Mihai Șucan, my former colleagues, the Stephen Hawking of Mozilla, roughly my age, died.

Kevin: “Ahh, and there is one more thing.”

It was towards the later afternoon and I was calling into our daily Bespin team update call, that we used to do every evening.

Kevin: “There is a potential intern for our project. The Mozilla Labs people want interns on their sides and he cannot go to California because he has something with his skin and cannot stand the sun there. So, they reached out to us to see if he could intern on the Bespin project instead. What do you think about it?”
Joe: “Well, is there any downside in not taking him?”
Kevin: “That’s a good point, I guess no.”

And that is (at least how I can recall the conversation from the back of my head) how the Bespin team grow from four to five developers. I guess no one could only vague guess what this simple “let’s take him” decision would lead to back then. It was not only an intern that would join our team, but pretty soon he would become a full time Mozilla employ and famous within Mozilla. This person turned out to be Mihai Șucan.

But actually, Mihai never turned out to work on Bespin code - back then in 2010, Firefox 4 was developed and because the Firefox team was seeking urgently for man power, the Bespin team was more or less moved over to work on a new Firefox feature. Firefox 4 came with many new features include for the first time build in developer tools (until then Firebug was the only way to debug Firefox). Rob and David had started working on a few prototypes and to help them move faster and make sure the developer tools would ship, Kevin, Joe (later also Patrick), me and Mihai were assigned on the new Firefox Devtools Team.

The start of the project was, well, rough for us. But we were like a small SWAT team of developers that tried to get Firefox Devtools shipped - no matter what. We were all outstanding - but - Mihai just - well - powned us all. He learned quickly, he finished work so fast, his voice was a little bit strange, he made jokes (though they were not always funny, but still, looking back, they were humours in their own sense), he took critic not personal but was thankful for it and got back to work again and overall he was also pragmatic. I remember asking me “is that really only one person that is working there somewhere in eastern Europe or is he sharing secretly work with other people” - he was just working way too fast and at a quality that was outstanding and not imagineable to be done by a single person.

So far I had the pleasure to work with a few giants, people that move at light speed, that cut through problems like butter and still help you and are the most lovely people you can imagine at the same time. Mihai was one of them.

I don’t know Mihai’s birthday, but I guess we were born maybe two, maximum three years apart. I am 25 years now and standing in the middle of my life. Not so Mihai.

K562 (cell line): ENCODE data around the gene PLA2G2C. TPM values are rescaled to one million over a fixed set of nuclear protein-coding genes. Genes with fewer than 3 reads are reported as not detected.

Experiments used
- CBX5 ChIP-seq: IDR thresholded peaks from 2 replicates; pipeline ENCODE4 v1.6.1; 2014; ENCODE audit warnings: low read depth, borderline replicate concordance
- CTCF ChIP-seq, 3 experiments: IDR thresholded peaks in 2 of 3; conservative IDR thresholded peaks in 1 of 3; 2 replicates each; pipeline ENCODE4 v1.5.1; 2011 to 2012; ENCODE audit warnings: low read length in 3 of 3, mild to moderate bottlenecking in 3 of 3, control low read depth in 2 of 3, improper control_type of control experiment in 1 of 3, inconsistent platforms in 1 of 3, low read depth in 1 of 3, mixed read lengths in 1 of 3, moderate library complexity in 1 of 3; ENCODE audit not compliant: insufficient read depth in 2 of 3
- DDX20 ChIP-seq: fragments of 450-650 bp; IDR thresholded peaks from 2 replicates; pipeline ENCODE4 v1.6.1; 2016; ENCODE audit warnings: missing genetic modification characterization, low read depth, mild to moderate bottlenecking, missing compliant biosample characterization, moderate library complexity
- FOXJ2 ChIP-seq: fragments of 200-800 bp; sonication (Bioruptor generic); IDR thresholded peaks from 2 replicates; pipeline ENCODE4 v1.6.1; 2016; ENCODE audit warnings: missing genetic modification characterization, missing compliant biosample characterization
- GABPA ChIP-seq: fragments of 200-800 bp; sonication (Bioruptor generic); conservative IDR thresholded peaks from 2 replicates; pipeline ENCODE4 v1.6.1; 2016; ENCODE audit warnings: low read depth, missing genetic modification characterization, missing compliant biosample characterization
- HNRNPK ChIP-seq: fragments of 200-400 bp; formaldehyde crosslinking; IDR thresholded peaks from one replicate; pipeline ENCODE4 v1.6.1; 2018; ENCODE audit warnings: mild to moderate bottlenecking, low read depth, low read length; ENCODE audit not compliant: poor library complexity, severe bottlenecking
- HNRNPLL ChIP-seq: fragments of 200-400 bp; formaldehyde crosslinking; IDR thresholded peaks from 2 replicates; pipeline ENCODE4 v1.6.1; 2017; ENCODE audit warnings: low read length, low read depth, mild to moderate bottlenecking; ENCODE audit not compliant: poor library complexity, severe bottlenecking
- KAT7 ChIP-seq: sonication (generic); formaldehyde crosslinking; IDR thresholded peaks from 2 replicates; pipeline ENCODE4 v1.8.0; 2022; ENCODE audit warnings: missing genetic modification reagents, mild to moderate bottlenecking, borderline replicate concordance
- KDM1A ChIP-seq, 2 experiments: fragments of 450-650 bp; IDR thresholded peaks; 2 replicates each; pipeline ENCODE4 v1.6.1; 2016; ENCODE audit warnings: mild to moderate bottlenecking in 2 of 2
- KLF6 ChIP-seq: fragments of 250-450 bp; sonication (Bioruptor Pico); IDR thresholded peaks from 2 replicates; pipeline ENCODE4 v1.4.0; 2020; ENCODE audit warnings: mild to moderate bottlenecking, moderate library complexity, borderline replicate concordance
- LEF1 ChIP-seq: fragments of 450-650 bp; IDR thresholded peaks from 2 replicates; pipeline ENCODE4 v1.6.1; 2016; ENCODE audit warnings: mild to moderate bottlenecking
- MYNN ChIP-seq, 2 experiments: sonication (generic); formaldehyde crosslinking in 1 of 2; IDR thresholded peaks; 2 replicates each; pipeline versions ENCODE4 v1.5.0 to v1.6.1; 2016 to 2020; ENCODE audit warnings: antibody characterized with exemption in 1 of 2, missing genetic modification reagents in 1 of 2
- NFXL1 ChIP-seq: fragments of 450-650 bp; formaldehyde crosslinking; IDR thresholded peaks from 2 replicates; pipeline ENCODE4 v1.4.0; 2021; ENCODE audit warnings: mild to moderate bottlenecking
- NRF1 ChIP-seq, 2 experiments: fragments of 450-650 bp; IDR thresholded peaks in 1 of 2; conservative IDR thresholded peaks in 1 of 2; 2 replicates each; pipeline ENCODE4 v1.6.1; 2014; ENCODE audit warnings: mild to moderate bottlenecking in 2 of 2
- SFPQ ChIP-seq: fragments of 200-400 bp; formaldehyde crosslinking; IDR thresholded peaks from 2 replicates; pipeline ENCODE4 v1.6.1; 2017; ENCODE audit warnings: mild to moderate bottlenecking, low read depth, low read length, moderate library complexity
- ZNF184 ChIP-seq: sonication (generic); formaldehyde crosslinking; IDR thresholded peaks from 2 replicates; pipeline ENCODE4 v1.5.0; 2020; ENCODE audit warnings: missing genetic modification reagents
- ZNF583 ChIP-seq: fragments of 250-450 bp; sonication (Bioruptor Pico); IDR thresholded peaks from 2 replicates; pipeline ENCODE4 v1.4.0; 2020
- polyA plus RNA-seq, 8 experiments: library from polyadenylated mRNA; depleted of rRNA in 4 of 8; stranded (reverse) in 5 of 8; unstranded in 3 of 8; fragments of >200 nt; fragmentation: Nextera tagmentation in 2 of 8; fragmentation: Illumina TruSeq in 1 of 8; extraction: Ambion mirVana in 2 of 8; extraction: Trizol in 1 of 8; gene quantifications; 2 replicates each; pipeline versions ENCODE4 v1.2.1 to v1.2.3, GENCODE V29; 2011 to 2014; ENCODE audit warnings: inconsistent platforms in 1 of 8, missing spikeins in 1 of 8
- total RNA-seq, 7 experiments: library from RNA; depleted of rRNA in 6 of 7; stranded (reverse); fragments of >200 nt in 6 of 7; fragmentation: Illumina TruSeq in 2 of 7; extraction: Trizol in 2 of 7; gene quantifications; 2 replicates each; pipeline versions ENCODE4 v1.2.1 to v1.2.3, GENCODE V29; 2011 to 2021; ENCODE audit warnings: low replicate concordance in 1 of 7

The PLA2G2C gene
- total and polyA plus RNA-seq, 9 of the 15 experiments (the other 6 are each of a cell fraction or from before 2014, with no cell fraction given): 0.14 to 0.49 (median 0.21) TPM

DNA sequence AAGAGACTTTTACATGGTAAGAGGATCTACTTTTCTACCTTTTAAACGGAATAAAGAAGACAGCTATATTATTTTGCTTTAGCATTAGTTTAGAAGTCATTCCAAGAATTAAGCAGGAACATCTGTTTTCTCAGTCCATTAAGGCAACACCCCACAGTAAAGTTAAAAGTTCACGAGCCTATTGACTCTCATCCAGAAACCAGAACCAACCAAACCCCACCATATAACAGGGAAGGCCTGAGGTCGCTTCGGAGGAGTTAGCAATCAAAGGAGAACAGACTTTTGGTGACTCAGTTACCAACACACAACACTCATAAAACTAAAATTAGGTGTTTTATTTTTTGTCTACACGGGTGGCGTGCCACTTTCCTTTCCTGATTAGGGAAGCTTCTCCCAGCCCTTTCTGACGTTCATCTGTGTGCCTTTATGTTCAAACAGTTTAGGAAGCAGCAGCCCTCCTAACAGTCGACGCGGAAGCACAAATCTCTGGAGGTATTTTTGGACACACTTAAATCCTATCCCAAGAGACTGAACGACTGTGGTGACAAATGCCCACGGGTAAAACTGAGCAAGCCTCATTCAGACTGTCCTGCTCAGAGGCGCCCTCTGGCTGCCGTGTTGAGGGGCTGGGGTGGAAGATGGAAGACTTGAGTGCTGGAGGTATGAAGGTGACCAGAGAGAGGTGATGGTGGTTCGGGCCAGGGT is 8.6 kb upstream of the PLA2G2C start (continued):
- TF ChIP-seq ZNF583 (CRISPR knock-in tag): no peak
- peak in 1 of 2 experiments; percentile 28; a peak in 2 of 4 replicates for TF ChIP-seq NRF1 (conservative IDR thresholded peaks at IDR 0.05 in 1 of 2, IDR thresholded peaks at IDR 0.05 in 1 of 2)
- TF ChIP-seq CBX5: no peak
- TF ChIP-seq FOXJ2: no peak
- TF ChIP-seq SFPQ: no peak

On 23 April 2015, Mihai Șucan died of cancer.

When I was working with him back then in 2010, there were no pictures of Mihai on the internet. His voice was strange and I knew something was about his skin (that was why he got assigned to our team at all, recal!). Later I saw him for the first time on a picture taken at the Firefox Devtool Workweek in London. He was sitting in a wheel chair, which was later also visible on his avatar image.

Mihai was suffering from cancer. His ability to use the keyboard was limited. How he managed to do so much work at such at an outstanding quality and pace - I just cannot figure out. Given his work output, I would never had guessed he had such physical problems or limitations. But it seems that what looks like limitations to me where not so for Mihai. He just kept going, he fixed 1919 bugs (if you wonder if this is a lot - yes, it is HUGE), mostly in the Developer Console shipping with Firefox. When I think about him now, he feels like the Stephen Hakings of Mozilla to me - also bound to a wheel chair, but not giving up, in contrast proving life over and over again that he would outlive every estimated remaining time he had left on earth. People gave him a few months, he stayed around for years. Then it were weeks and he still turned them into months. He knew his end was coming and blogged about his disease in his last blog post.

The disease Mihai was suffering from is called Epidermolysis Bullosa - it is seldom and therefore not a main focus for pharmacy companies, leading to suffering of many people that live with this kind of cancer every day. Quoting from Joe’s blog post about Mihai’s death:

E.B. is a brutal skin condition which causes chronic blistering, and makes everyday objects dangerous. Those with it are sometimes called butterfly children because of their brittle skin. In Mihai’s case it has left him in a wheelchair, and having to very gently punch the keyboard to get anything done.

E.B. makes you very vulnerable to skin cancer from the continued scarring from the blisters. So everyday objects that wouldn’t pose a risk to those with normal skin become sharp and dangerous to people with E.B. Needless to say - anyone with E.B. has a huge mountain to climb every single day.

Mihai and I never met in person. But still after we stopped being colleagues we stayed in touch, had a few small chats on IRC or on Twitter and though it feels strange to say, he felt like a good friend to me, that I never got to meet - and never will.

The world lost a great person, a great developer, a great Mozillian and a great fighter.

And I have to say goodbye to a friend :’(

RIP Mihai.

RIP Mihai Cheers

PS: To honor Mihai’s outstanding work on the Firefox Developer Console an easter egg was added - instead of using the normal console.log() commands go and try console.mihai().